In Jesus' time, a rabbi's yoke was a set of teachings—that which was required of you. The Lord's "easy and gentle" yoke makes most sense to me in light of our yearning for clarity about what is essential.
Season after Pentecost | 30th Sunday in Ordinary Time (Year A)
Deuteronomy 34:1-12; Psalm 90:1-6, 13-17; (Leviticus 19:1-2, 15-18; Psalm 1;) 1 Thessalonians 2:1-8; Matthew 22:34-46
In this life, sanctification is gradual and difficult. Why would it be different in the life to come?
In my Century lectionary column for this week, I mention Scot McKnight’s description of the dual love commandment in Mark 12:28-33 (and synoptic parallels) as the “Jesus Creed”—which also happens to be the title of his popular book on the subject and the name of his blog. My sense is that our lectionary readings from the Leviticus holiness code and the Sermon on the Mount are summae of the gospel.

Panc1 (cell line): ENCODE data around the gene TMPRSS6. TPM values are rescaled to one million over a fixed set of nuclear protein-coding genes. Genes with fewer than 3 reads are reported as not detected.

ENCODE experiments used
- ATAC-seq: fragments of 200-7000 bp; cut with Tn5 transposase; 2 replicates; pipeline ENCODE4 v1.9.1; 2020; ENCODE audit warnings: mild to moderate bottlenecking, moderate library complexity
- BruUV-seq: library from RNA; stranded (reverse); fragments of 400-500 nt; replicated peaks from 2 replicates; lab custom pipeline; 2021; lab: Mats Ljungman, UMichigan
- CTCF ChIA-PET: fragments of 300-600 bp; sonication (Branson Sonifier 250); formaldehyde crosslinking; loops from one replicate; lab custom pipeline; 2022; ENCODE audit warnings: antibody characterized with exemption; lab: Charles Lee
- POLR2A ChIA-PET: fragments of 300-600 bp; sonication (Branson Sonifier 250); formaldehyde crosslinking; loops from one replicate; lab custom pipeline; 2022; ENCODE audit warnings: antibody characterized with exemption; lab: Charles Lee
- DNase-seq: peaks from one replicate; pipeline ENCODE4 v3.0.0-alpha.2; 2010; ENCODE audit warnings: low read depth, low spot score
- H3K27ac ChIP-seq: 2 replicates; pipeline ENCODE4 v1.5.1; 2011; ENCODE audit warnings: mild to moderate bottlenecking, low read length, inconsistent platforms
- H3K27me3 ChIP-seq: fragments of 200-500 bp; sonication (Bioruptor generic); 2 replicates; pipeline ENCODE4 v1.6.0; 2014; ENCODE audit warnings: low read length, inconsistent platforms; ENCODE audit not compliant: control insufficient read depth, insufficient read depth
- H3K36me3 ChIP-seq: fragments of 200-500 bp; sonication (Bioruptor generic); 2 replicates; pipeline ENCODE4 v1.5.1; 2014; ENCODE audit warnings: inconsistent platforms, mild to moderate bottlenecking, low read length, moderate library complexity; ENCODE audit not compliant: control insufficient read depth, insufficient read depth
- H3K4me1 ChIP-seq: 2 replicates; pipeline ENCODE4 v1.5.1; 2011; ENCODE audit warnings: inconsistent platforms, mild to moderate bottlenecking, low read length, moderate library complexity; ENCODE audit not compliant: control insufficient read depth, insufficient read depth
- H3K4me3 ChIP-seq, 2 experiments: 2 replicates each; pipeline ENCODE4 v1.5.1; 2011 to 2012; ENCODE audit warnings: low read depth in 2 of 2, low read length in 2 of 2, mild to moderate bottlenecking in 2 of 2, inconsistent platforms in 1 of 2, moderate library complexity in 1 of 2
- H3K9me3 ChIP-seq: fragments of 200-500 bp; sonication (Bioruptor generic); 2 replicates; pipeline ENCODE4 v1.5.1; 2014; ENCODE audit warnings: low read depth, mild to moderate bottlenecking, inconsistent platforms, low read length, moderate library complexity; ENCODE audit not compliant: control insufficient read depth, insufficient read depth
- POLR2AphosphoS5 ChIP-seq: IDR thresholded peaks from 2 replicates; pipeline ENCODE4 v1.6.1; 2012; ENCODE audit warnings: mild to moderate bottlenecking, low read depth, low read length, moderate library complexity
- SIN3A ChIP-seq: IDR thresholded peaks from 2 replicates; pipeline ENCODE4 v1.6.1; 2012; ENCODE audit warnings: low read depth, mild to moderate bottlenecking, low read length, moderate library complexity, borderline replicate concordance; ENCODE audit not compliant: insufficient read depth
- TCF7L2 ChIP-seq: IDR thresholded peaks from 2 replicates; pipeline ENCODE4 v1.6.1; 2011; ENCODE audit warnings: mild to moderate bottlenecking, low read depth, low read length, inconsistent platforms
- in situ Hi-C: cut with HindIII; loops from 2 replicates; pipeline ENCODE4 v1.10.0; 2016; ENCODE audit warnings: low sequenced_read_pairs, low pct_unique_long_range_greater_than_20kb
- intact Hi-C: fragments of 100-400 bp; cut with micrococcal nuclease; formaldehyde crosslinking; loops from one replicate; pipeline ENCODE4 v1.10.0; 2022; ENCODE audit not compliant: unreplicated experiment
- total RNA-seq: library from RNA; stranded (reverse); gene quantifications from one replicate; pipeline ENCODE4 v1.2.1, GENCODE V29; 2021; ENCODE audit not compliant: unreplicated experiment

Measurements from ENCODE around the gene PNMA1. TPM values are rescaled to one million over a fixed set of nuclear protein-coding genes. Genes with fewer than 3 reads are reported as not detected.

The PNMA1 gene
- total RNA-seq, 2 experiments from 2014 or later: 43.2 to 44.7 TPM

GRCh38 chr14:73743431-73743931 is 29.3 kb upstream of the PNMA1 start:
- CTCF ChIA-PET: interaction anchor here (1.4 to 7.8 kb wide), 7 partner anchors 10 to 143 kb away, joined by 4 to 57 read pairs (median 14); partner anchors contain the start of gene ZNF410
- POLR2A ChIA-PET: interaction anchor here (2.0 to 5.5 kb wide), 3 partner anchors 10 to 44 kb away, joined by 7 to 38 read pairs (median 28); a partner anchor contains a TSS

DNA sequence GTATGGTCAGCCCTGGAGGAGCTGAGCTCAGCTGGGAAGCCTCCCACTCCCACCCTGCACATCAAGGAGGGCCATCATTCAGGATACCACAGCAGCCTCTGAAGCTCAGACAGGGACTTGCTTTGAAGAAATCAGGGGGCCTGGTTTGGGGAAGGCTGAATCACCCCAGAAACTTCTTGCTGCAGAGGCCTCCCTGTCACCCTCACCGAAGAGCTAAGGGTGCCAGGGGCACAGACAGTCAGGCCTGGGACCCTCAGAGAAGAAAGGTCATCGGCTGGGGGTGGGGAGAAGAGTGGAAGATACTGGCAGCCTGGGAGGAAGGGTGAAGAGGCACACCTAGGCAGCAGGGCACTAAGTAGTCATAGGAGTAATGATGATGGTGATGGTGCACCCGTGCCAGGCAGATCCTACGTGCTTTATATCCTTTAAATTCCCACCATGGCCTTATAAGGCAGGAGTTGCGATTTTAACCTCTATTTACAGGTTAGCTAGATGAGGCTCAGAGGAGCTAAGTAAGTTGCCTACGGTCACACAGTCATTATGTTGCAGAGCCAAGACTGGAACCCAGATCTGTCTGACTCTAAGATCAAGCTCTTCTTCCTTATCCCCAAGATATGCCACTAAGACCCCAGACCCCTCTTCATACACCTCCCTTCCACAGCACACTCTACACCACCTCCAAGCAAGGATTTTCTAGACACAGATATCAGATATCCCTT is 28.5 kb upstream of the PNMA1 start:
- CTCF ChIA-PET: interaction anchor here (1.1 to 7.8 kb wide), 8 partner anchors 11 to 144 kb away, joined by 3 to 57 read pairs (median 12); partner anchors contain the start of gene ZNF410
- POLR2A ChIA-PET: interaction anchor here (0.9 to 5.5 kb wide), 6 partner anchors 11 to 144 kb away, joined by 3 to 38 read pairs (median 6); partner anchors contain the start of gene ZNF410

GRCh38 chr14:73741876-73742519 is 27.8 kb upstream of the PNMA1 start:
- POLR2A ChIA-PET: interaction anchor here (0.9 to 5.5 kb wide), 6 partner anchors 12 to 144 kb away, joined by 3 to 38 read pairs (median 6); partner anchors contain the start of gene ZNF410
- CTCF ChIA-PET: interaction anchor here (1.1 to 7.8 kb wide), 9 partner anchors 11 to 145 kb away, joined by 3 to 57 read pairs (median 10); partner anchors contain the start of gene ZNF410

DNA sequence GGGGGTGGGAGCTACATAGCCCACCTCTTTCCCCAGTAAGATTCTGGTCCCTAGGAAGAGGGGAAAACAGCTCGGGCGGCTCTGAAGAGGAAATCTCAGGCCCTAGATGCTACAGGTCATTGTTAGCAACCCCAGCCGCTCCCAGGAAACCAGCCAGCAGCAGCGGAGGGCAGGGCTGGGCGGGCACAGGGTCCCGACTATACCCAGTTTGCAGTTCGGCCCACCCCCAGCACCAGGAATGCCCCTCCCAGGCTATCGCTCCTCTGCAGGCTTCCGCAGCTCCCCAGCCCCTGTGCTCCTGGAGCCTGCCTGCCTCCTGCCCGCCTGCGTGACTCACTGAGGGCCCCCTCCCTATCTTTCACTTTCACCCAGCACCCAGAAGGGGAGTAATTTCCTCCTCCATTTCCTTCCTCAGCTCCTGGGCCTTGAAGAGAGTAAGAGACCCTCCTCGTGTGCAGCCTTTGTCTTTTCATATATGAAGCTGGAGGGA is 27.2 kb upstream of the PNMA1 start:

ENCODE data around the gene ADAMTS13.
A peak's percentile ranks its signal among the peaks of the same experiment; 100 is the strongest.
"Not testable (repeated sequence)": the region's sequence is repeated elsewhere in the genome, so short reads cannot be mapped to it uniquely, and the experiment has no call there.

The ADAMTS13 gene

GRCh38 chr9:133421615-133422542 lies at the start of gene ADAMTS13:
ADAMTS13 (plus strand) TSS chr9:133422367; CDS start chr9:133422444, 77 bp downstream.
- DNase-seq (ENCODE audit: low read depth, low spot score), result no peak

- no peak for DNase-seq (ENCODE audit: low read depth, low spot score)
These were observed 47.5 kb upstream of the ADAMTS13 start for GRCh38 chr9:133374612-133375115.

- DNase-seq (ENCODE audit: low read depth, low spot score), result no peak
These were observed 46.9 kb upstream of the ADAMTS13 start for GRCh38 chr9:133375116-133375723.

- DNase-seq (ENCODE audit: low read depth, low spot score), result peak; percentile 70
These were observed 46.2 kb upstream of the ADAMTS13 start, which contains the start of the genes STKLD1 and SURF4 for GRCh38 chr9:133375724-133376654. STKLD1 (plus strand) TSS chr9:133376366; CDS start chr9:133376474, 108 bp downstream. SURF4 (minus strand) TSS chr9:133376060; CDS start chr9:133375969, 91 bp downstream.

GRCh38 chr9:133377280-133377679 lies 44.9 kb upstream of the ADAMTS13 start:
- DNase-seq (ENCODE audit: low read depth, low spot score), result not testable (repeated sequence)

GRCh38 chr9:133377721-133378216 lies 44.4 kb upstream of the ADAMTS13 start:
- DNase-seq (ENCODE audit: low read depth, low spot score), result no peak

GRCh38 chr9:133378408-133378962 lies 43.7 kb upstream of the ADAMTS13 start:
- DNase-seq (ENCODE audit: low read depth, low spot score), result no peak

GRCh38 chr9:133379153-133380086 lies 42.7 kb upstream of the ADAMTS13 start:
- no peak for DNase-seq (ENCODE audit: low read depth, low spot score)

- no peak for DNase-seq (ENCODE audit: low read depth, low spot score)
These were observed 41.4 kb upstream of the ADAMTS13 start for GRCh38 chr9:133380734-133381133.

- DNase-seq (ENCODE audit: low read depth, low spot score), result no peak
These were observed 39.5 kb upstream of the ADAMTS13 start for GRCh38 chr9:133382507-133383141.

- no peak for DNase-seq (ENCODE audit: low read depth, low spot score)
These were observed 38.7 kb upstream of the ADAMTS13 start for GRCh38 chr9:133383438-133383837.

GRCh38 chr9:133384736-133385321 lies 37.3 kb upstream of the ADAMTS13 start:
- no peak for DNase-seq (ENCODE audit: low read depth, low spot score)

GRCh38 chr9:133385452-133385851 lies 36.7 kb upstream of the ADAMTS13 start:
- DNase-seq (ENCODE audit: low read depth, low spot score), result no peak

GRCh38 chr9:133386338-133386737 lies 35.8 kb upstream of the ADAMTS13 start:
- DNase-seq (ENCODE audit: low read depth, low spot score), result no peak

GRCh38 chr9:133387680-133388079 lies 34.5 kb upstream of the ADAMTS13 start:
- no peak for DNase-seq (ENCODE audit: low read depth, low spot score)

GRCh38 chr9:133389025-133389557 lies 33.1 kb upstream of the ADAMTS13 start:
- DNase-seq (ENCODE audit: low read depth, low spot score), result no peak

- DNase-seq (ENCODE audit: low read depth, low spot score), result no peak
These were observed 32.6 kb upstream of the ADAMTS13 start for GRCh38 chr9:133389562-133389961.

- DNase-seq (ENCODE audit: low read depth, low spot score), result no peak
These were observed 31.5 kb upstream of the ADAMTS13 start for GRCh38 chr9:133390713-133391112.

by John W. VestFebruary 17, 2014
What does God require of us? We tend to like Jesus’ most famous answer, what Scot McKnight calls the Jesus Creed: to love God with our entire being and to love our neighbors as ourselves. But what about the answer we find in the holiness code of Leviticus and the Sermon on the Mount? Are we really ready to sign up for a program of holiness and perfection? Sure, it’s simple and to the point. But what chance do we have of living up to these radical standards?
by John W. VestJanuary 30, 2014